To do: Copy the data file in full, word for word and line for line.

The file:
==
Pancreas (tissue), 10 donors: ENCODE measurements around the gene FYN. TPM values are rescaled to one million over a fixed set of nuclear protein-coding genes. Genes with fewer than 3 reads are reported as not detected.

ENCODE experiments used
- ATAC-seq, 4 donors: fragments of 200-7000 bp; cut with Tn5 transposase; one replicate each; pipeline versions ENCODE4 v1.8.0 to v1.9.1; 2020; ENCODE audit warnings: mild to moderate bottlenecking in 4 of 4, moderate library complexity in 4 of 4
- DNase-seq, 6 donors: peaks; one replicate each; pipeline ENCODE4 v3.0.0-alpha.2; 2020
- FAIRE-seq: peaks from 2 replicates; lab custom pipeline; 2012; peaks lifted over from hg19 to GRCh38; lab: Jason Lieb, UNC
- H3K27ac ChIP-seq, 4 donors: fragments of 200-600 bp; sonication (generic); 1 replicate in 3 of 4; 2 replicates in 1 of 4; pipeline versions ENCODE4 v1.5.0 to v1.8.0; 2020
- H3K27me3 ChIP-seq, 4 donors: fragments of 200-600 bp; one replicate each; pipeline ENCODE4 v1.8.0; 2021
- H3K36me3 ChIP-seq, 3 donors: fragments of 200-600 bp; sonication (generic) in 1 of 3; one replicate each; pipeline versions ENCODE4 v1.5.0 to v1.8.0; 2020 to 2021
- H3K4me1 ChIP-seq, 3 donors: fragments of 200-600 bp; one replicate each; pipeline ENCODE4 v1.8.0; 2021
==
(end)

Pancreas (tissue), 10 donors: ENCODE measurements around the gene FYN. TPM values are rescaled to one million over a fixed set of nuclear protein-coding genes. Genes with fewer than 3 reads are reported as not detected.

ENCODE experiments used
- ATAC-seq, 4 donors: fragments of 200-7000 bp; cut with Tn5 transposase; one replicate each; pipeline versions ENCODE4 v1.8.0 to v1.9.1; 2020; ENCODE audit warnings: mild to moderate bottlenecking in 4 of 4, moderate library complexity in 4 of 4
- DNase-seq, 6 donors: peaks; one replicate each; pipeline ENCODE4 v3.0.0-alpha.2; 2020
- FAIRE-seq: peaks from 2 replicates; lab custom pipeline; 2012; peaks lifted over from hg19 to GRCh38; lab: Jason Lieb, UNC
- H3K27ac ChIP-seq, 4 donors: fragments of 200-600 bp; sonication (generic); 1 replicate in 3 of 4; 2 replicates in 1 of 4; pipeline versions ENCODE4 v1.5.0 to v1.8.0; 2020
- H3K27me3 ChIP-seq, 4 donors: fragments of 200-600 bp; one replicate each; pipeline ENCODE4 v1.8.0; 2021
- H3K36me3 ChIP-seq, 3 donors: fragments of 200-600 bp; sonication (generic) in 1 of 3; one replicate each; pipeline versions ENCODE4 v1.5.0 to v1.8.0; 2020 to 2021
- H3K4me1 ChIP-seq, 3 donors: fragments of 200-600 bp; one replicate each; pipeline ENCODE4 v1.8.0; 2021